Woman pleads guilty to criminal vehicular homicide
Keisha Marie Van Pelt, 28, of Bemidji, changed her plea, Sept. 22, to guilty to felony criminal vehicular homicide or operating a vehicle with negligence under the influence of alcohol. District Judge Paul Benshoof set her next court date will be Oct. 26.
She was convicted in Beltrami District Court in connection with a crash that killed 3-year-old Valencia Marie Van Pelt, her niece.
Van Pelt was driving a Mitsubishi Montero with Valencia in a booster seat the morning of Oct. 31 when she took a wrong turn from Anne Street onto Irvine Avenue, then executed a U-turn and headed back toward the city limits, according to the criminal complaint.
At about 8:15 a.m., she lost control of the vehicle. It went into the ditch, hit an approach and vaulted 82 feet before landing on its roof in a pasture on the 4200 block of Irvine Avenue.
Witnesses said Van Pelt had been driving at fluctuating speeds, frequently below the speed limit, before the vehicle gradually drifted into the northbound lane of travel and then into the ditch.
Valencia, the daughter of Robert Van Pelt and Lynette Stone, died of injuries suffered in the crash.
A Beltrami County Sheriff's deputy located Van Pelt at North Country Regional Hospital, where she was being treated for her injuries. A sample of her blood was taken.
Van Pelt told the deputy that she believed she had left the road after swerving to avoid hitting a group of cats, but none of the witnesses had seen anything in the roadway that would explain her driving off the road.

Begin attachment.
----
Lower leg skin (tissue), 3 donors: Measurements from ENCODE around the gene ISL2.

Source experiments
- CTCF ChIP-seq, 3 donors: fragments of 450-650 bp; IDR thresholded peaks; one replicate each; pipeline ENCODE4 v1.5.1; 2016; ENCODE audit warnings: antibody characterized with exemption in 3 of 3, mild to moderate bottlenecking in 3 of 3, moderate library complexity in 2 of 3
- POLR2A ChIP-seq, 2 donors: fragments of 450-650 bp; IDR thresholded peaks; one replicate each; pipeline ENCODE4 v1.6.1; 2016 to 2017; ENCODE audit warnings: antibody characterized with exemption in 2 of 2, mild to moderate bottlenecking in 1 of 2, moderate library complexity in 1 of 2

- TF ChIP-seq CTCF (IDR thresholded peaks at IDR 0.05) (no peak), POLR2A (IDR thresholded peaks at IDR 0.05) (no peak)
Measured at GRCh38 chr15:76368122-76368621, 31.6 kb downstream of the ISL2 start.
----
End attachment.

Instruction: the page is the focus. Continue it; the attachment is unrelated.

Van Pelt said she had taken the prescription medication Ultram, according to the complaint, which also noted that the drug may have been stolen. Van Pelt also said she had prescriptions for and had taken the drugs Klonopin and Lorazepam, and that she had received a prescription for Vicodin after dental work performed in Mahnomen, where she was living at the time of the crash. She said she had taken all the Vicodin prescribed for her several days earlier. She also said she smoked marijuana "almost every day or every other day," and said she had illegally securing methadone, taking it several days prior to coming to Bemidji.
In a search of the vehicle, a single pill was found of a generic of Vicodint.
The sample of Van Pelt's blood was submitted to the Bureau of Criminal Apprehension Forensic Science Laboratory for analysis. On Feb. 9, the results of that analysis showed that Van Pelt had the following drugs in her system: oxazepam, a Schedule IV drug; alprazolam (sold under the brand name Xanax); temazepam, sold under the brand name Restoril; and metabolites of THS, the psychoactive chemical in marijuana.
A recognized side effect of alprazolam, temazepam and oxazepam is drowsiness and lethargy.